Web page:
Slanted Triangles

Code Along

gray kangaroo

A code-along is a story about coding in which you are encouraged to “code up” all the examples in the story. In a code-along you should not cut-and-paste.

This code along explores how predicates, mappings, and traversals can be used to create a variety of slanted triangles. Slides for this code-along can be found here.


Example 1

In this example, an artifact will be constructed using the following property p.

p (x,y,z) ≝  x – y + z = 0

Table 1 shows the evaluation results of p for various coordinates.

Table 1: Evaluation of the property p for different coordinates.
(x,y,z) x – y + z = 0 Comment
(0,0,0) true Coordinate (0,0,0) satisfies p.
(1,0,0) false Coordinate (1,0,0) does not satisfy p.
(0,1,0) false Coordinate (0,1,0) does not satisfy p.
(0,0,1) false Coordinate (0,0,1) does not satisfy p.
(1,1,0) true Coordinate (1,1,0) satisfies p.
(0,1,1) true Coordinate (0,1,1) satisfies p.
(1,1,1) false Coordinate (1,1,1) does not satisfy p.

We will construct an artifact by placing a BLUE brick in every cell in our virtual space whose coordinate satisfies the property p. The resulting artifact is the slanted triangle shown in Figures 1 and 2.

Let us analyize for a bit why our artifact has this particular shape. Our analysis begins with enumerating the coordinates of our virtual space for which our property evaluates to true. For the coordinate (0,0,0) the property is satisfied since 0 – 0 + 0 = 0. Now let us increment y and analyze for which values of x and z, coordinates of the form (x,1,z) will evaluate to true. In the case when y = 1, the coordinates that satisfy p are { (1,1,0), (0,1,1) }.

In the case when y = 2, the coordinates that satisfy p are: { (2,2,0), (1,2,1), (0,2,2) }. We can perform a similar analysis for y = 3,  y = 4, and so on. A central question in our analysis is the following:

For a given value of y, how many cells satisfy the property p?

We would like to understand, in general terms (i.e., for arbitrary values of y), the relationship that exists between y and the propery p. Let y = n. In mathematical terms, the question we are asking is: “How many solutions are there to the following equation?”

x + z = n

An easy way to figure out the answer to this question is to represent the values of x, z, and n in unary “match stick” notation. Table 2 shows the values of x and z that are solutions when n = 4.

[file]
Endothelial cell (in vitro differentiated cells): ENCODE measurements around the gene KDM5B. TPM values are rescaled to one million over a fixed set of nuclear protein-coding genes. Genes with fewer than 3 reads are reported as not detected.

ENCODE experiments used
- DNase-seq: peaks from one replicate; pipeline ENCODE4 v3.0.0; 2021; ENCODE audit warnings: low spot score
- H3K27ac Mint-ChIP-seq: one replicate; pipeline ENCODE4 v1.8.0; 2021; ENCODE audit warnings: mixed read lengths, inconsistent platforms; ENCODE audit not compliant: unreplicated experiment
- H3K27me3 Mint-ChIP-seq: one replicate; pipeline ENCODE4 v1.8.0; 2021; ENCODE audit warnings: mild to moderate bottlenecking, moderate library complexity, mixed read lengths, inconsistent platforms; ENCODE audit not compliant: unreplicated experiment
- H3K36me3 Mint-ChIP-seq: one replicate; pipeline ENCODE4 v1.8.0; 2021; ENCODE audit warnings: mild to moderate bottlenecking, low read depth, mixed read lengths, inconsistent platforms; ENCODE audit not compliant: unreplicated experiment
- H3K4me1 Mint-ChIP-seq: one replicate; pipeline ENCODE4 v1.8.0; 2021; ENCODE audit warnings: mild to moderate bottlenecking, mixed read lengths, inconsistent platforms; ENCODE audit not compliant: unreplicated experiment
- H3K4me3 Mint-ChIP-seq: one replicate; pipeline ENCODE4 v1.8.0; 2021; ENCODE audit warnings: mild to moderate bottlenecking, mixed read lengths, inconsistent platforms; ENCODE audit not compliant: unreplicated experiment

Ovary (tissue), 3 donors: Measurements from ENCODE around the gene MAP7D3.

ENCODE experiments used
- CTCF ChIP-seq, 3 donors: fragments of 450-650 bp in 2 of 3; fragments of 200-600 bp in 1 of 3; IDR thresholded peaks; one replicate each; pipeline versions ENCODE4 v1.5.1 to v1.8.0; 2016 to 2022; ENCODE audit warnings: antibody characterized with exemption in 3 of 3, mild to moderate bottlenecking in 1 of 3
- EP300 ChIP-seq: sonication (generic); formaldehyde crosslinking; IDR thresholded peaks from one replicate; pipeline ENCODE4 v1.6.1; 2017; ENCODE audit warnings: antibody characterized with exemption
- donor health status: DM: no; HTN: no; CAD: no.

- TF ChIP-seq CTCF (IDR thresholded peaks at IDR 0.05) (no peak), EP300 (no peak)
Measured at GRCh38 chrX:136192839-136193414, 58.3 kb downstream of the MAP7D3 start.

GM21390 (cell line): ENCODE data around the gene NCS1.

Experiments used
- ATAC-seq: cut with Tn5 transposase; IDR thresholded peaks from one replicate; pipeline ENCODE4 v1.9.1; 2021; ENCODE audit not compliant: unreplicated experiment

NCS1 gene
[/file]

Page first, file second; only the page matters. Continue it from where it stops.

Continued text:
Table 2: Solutions, in unary, to the equation x + z = n, when n = 4.
x + z = n
0 + |||| = ||||
| + ||| = ||||
|| + || = ||||
||| + | = ||||
|||| + 0 = ||||

Note that the algorithm used to generate successive solutions involves removing a “match stick” from the “z pile” and adding it to the “x pile”. The initial solution is when x = 0 and z = 4. From this initial solution, match sticks can be moved from z to x four times. This yields a total of 5 solutions.

In general, when y = n, there will be n+1 solutions to the equation x – y + z = 0. This formula explains the triangle shape that results. Namely, as y increases, xz-diagonals of increasing length are created.

Consider the two-dimensional xz-plane corresponding to y = n. Note that in this xz-plane the following coordinates will satisfy property p.

(0,n) … (n,0)

These coordinates form a diagonal line whose length is n+1.

Let us now take a look at the code that implements the slanted triangle we have described. In the program below, the virtual space is a cube whose side is denoted by the variable d. The maximum value along any axis in this virtual space is d – 1. The variable max is bound to this value. A function brickFn is declared that when given a 3D coordinate as input will return a brick as its output. More specifically, a BLUE brick is returned when the following equation

x – y + z = 0

evaluates to true (i.e., the coordinate satisfies p); otherwise an EMPTY brick is returned. The function brickFn is passed as an input to the traverseWithin function which, when executed, applies brickFn to every coordinate in the entire virtual space: (0,0,0) … (max,max,max). For each coordinate (x,y,z) processed, the traverseWithin function will update the cell (x,y,z) with the result of the call “brickFn (x,y,z)”. As a consequence, every cell in the resulting virtual space will contain either a BLUE brick or an EMPTY brick. Furthermore, the cells containg BLUE bricks will be precisely those whose coordinates satisfy p.